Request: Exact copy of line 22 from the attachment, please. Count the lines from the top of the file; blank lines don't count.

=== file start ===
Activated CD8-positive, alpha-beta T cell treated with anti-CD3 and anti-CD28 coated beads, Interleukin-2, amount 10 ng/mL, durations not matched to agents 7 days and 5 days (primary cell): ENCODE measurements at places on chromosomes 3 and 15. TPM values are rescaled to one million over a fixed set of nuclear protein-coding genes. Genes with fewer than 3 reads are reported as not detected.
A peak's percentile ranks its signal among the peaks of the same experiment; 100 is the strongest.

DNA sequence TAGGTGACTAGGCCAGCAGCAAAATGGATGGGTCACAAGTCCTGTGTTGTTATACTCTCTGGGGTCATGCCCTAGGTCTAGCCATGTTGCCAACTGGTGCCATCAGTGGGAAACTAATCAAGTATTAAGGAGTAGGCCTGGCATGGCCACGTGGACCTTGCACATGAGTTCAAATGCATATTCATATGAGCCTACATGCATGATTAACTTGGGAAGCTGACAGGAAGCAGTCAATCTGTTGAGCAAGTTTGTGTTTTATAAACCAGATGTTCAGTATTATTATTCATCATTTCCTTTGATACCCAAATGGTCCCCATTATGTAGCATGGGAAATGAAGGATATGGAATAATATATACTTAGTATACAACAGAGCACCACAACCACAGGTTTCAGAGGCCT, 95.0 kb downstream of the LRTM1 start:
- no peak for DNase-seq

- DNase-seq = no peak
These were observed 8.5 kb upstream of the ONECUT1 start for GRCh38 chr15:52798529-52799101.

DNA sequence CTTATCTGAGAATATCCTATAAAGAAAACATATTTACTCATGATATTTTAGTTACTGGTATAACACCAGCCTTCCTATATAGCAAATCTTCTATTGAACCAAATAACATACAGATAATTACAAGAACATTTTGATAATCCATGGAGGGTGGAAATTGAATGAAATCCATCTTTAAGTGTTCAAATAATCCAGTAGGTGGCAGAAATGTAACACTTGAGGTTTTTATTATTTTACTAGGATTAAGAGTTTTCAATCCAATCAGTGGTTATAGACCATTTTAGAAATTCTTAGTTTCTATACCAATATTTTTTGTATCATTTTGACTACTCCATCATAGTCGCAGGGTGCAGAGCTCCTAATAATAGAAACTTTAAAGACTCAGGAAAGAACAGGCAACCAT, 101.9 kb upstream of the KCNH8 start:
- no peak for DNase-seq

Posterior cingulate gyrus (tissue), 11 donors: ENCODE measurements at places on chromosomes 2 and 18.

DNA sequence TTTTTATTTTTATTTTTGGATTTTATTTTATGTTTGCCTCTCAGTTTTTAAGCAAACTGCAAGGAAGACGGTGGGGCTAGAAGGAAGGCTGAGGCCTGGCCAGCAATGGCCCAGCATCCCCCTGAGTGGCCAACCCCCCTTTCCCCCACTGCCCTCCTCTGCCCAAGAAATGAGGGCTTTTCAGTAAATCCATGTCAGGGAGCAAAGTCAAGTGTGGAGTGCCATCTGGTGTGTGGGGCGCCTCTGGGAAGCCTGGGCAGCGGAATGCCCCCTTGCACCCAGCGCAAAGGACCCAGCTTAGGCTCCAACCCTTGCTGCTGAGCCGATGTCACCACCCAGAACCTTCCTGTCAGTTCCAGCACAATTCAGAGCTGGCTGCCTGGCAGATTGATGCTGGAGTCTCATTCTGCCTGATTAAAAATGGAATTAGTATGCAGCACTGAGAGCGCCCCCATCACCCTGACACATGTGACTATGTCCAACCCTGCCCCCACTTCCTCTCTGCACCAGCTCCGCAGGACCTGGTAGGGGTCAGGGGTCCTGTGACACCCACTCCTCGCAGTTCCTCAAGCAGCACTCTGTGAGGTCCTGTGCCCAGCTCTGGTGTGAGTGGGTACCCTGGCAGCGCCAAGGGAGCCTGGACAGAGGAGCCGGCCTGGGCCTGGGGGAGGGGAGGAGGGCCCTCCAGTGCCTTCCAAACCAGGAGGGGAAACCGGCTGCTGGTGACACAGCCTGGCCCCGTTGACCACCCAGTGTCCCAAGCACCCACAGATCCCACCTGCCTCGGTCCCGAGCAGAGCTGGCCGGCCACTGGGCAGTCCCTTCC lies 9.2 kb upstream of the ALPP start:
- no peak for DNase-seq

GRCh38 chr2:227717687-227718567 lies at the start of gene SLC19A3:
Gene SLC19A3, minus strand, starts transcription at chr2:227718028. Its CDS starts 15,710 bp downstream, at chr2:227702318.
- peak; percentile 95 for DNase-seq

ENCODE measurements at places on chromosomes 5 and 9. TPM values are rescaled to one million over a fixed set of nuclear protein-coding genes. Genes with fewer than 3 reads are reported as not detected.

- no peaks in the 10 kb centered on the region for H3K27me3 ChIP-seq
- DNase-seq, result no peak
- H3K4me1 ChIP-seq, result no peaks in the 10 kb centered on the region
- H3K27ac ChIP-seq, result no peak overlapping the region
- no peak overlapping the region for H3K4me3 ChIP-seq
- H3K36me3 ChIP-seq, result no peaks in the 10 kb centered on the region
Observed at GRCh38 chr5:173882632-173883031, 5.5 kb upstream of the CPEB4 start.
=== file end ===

Observed at GRCh38 chr5:173882632-173883031, 5.5 kb upstream of the CPEB4 start.